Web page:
It was there I left the 6th Devons and joined the 4th Devons for Gibraltar, the last place I wanted to be. That lasted for 12 months and then quite a few of us moved on to India, landing at Bombay and going to a large transit camp where we were put into different age groups, the youngest being told we were going to join the Chindits. By the way, the camp was called Doolali. I'd often heard the name used for someone who was reckoned to have had too much sun, never thought I'd ever go there. The next destination was to a jungle camp in the State of Bhopal. Central India as near as possible. There we were made to hand in all Khaki Drill clothing, anything white, and issued with everything green, all spit and polish obliterated, brasses painted green, boots dulled, nothing to shine at all. The training was really tough and we had to get used to dealing with mules, loading and unloading. Some of them were big South African mountain mules, kick a gnat's eye out, but we grew to respect them when the going got for real. We were under canvas, sleeping on things called charpoys, wooden frames with 4 legs and rope strung across. Every day our tents got turned over by a group of monkeys, eating everything in sight. No one was allowed to miss training to look after the empty tents. It was there I met Donald Southcott. He had to be flown out of Burma, having had malaria so many times.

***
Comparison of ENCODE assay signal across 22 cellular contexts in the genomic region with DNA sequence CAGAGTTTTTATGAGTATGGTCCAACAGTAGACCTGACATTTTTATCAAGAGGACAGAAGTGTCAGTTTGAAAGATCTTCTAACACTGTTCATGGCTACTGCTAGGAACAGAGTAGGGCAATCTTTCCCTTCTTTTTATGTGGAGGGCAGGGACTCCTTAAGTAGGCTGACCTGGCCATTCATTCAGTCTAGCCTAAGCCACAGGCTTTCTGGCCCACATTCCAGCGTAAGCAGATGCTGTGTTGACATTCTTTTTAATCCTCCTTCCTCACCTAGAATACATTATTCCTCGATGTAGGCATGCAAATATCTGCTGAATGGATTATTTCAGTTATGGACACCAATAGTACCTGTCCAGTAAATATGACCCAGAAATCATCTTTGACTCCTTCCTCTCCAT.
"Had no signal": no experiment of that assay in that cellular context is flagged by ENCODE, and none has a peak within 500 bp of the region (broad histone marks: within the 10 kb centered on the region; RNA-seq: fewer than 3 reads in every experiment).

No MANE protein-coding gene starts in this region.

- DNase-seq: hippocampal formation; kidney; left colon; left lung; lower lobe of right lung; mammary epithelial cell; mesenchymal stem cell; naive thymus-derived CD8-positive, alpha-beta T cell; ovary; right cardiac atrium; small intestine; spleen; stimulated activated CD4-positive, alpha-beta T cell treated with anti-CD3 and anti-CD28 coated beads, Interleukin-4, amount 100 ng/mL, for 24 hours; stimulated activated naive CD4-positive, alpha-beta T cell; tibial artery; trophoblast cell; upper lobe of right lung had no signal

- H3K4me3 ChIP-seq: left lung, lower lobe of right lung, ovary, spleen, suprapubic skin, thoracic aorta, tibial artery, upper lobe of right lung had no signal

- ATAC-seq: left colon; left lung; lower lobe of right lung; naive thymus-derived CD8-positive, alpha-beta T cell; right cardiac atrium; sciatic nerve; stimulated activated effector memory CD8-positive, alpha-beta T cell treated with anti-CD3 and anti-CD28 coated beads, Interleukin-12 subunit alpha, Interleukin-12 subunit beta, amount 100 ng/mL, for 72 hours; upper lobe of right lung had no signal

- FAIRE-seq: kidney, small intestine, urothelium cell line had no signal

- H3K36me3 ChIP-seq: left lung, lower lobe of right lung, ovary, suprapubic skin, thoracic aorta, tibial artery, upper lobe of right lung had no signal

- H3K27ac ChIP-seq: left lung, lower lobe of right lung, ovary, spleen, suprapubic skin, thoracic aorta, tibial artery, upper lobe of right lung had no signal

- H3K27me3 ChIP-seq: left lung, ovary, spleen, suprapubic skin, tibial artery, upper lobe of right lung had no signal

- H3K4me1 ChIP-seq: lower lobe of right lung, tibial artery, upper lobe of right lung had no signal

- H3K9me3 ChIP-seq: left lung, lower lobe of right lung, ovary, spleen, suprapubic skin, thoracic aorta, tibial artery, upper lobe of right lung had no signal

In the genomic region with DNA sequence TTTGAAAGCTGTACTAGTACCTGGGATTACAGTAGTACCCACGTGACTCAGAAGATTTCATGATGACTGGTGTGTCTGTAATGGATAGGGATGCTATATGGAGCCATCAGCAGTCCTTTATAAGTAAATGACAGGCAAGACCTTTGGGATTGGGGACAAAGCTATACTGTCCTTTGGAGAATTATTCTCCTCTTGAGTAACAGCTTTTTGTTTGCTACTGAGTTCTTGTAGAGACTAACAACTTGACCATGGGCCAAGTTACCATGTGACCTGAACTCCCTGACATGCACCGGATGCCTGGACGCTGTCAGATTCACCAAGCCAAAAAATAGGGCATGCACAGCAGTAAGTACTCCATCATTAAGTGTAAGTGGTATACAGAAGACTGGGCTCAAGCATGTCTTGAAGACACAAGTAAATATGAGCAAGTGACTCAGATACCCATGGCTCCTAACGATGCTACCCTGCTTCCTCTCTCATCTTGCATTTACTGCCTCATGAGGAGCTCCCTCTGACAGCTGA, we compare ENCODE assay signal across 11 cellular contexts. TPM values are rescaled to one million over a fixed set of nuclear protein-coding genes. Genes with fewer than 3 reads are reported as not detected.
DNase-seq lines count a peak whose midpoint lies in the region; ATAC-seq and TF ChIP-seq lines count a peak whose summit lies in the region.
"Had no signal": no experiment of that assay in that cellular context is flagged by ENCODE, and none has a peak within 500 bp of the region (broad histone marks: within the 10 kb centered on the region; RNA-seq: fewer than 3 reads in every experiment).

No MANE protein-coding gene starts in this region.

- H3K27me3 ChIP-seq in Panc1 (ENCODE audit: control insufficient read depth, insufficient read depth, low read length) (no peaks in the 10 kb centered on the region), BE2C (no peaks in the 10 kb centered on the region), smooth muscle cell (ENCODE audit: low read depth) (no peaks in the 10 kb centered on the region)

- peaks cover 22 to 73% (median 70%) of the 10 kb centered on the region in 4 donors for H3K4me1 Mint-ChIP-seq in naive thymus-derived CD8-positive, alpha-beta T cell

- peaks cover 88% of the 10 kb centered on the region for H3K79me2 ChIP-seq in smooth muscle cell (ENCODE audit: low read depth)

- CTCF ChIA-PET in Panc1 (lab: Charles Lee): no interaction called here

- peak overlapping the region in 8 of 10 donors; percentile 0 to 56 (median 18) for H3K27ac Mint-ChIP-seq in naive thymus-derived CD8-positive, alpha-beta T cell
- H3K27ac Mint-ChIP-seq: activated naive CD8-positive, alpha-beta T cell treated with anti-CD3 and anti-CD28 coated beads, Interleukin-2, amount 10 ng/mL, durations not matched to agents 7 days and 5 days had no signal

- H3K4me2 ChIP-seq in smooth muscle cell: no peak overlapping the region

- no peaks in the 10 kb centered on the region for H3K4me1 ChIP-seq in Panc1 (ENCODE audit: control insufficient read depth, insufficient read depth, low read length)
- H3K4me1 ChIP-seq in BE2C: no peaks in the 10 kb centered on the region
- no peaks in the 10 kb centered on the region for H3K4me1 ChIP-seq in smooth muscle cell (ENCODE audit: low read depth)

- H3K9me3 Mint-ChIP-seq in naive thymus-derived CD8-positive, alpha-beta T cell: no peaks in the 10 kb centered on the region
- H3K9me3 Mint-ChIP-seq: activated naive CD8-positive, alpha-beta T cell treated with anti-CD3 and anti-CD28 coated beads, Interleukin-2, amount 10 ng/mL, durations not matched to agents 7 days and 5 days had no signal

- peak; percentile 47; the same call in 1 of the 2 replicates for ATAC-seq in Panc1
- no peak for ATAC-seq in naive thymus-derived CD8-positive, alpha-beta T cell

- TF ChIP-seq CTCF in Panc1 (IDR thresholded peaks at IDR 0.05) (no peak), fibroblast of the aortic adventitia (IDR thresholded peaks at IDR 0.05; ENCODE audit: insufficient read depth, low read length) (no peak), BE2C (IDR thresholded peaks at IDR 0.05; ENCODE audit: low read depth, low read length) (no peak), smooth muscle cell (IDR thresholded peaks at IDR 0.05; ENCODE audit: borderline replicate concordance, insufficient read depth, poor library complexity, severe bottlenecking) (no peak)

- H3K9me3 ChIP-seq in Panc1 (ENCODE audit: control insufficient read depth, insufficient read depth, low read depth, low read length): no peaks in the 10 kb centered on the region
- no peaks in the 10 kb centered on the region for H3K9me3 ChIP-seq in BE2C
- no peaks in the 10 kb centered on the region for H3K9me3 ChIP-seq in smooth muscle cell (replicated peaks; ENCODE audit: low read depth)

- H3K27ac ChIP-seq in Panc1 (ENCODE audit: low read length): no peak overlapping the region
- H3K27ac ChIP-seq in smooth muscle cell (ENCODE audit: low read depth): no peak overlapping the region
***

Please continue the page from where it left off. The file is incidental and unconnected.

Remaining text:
The time came when we were sent to the different Battalions that made up the Chindits. I was sent to the 2nd Battalion of the Leicestershire Regt, and from then on it was the long slog through that stinking place called Burma. Operating behind enemy lines is somewhat different than having them in front; there were no big weapons to back us up, and no tanks. My weapon was an American carbine, lighter than a rifle, a 15-round repeater. We had nowhere to sleep at night other than the trees and plenty of other things to cope with, malaria, jungle sores, dysentery, leeches, ticks and very big ants that bit like hell. When full your pack weighed 80 pounds, and each had to carry 5 days rations, which consisted of 15 packets of USA K rations, plus your arms, plus 4 magazines of extra ammo for the Bren gunner (each magazine held 50 rounds). When I joined the Chindits quite a few of the lads were from around the Loughborough area. I was a sergeant at the time and the first lad I spoke to wanted to know where I came from. I replied "Devon". He then said, "I thought you might". His brother had married a Devon girl from Black Dog, and was Frank Gowan's brother Stan.